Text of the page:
On the Significance of the Death of Socrates

The Phaedo is the final Platonic dialogue focused on the life Socrates. It details the last hours of Socrates before he pays the ultimate price. Socrates is freed from his chains while remaining confined to his cell. His friends rise early to visit to his prison cell one last time and converse with him before his death.

First, consider the title of the dialogue. Why Phaedo? The dialogue is recalled and narrated by Phaedo, a follower of Socrates. He is asked to recall the last hours of Socrates by a group of Pythagoreans, including one by the name of Echecrates. The Pythagoreans are in exile on Phlius, an island in the northwest of the Peloponnese. Phaedo was on his way home to Elis. Therefore, the dialogue is a framed narrative. Phaedo tells his story far away from the city of Athens. We rely on the truth of Phaedo’s oral recollections, just like the Pythagoreans in Phlius. He describes it as a joy to call Socrates to memory, and the room is brought to pity with the belief that Socrates dies “nobly and without fear” (58e). The link between Pythagoras, or more specifically the Pythagoreans (i.e. the followers of a great philosopher) and Socrates should be fully considered. Pythagoras is long dead by this point, yet his followers remain to perpetuate his school of thought. To what extent can we judge a philosopher based on the activity of his followers? Some of Socrates’s followers carry out terrible acts during the reign of the Thirty Tyrants, yet others are simple-minded men, while others are treasonous like Alcibiades.

At any rate, Phaedo recalls the scene of Socrates’s death. A large group of locals were there, all called out by name, including an emotionally overcome Apollodorus. Plato was ill and was said not to be present. The chief portion of the Phaedo dialogue concerns a discussion between Socrates and Cebes and Simmias, both foreigners to Athens.

Notably, the death of Socrates is not a tragedy. Those present describe an unusual mixed feeling of pain and joy; sometimes laughing, sometimes weeping. Upon arrival at the prison, they notice that earlier, Socrates had been composing poetry with his lyre, such as a hymn to Apollo and putting the fables of Aesop to musical verse. This is unusual for Socrates, as he is known to criticize the poets, as seen in the Republic and elsewhere. The Phaedo reveals a side of Socrates we do not see anywhere else in the dialogues. He is with a group of his followers, and his wife, Xanthippe, as well as his children who make a brief appearance.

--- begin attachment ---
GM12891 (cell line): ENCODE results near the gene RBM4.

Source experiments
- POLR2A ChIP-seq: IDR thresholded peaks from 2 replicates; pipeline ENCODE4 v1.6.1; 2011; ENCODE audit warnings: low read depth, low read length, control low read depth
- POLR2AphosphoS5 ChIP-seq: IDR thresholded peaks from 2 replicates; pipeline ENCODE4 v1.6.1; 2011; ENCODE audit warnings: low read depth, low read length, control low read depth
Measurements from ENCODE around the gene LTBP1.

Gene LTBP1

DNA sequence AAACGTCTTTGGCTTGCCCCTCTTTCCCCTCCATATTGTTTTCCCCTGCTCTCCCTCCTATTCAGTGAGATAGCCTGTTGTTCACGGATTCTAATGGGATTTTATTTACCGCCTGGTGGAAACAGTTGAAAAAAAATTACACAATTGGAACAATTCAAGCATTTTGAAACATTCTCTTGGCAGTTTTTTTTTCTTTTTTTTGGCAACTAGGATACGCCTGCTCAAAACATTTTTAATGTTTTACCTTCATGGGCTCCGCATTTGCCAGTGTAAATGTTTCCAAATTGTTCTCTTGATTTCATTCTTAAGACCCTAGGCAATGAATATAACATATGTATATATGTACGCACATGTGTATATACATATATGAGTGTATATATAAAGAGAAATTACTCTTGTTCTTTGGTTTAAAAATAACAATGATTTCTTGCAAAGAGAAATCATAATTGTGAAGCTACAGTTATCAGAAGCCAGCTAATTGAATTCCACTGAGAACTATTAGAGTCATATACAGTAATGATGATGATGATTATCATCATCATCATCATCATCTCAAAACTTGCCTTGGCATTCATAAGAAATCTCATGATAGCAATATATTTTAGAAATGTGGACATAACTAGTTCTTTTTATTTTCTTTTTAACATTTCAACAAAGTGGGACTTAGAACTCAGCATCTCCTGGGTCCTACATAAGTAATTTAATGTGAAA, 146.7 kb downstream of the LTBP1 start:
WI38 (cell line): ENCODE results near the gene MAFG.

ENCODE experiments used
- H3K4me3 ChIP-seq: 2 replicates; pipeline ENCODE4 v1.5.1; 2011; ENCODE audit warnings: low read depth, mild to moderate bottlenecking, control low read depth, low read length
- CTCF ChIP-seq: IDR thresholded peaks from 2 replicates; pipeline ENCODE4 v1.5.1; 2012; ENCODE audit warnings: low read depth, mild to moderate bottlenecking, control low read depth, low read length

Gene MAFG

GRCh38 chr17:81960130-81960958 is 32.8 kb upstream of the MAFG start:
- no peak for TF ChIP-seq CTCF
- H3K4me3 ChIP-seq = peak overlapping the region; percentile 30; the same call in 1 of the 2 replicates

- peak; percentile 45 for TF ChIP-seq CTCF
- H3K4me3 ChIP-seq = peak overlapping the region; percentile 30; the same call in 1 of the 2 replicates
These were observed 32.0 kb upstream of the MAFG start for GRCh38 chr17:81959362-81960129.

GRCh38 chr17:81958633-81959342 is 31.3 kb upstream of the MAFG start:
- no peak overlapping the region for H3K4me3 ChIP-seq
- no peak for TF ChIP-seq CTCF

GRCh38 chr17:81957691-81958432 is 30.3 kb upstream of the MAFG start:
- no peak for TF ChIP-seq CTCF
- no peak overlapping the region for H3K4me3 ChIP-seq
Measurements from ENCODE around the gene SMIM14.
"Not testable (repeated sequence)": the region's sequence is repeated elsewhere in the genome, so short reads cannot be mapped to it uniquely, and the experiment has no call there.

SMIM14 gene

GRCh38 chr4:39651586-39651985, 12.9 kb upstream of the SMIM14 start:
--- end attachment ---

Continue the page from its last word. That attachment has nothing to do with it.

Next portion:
Those present in his cell, express sadness and fear of death, but Socrates, instead, demonstrates courage and fearlessness in the face of death. He reiterates some of his prominent theories: knowledge as recollection, the immortality of the soul, and the rejection of the body. Early traces of ascetic and Christian doctrines can be found in the Phaedo. These Socratic ideas will later be adopted and reformed under Christian doctrine via Saint Augustine in the 5th century.

At the end of his life, Socrates makes some cryptic comments and begins to drink the hemlock. What is to be made of Socrates’s seemingly insignificant final words? As the poison starts to take effect, Socrates begins losing feeling in his legs and chest. While lying on his prison bed, he says to Crito: “Crito, we owe a cock to Asclepius. Please, don’t forget to pay the debt.” Crito responds in the affirmative, but when he asks if there is anything else, Socrates lies still. Perhaps there may have been something else for Socrates to say to Crito.

There are two pieces of information worth considering in Socrates’s last words. The first is: piety. Asclepius was the god of healing and medicine. Socrates indicates that he has been healed of his earthly ills, namely his body, which is the seat of wayward passions and diseases. To Nietzsche, in writing The Gay Science, this is a rejection of life itself. Nevertheless, Socrates embraces the gods in his final moments, contrary to his accusation of impiety by the Athenian jury, Second to his piety, Socrates is also concerned with paying his debts, a key part of the definition of justice in the Republic. Socrates concludes his life, minding his own business, respecting the laws of the city, while dying courageously for the principles he has stood for – the innate goodness of philosophy for its own sake.

Some further thoughts on the death of Socrates can be found here.

For this reading I used the Grube translation as featured in the Hackett Classics Edition.

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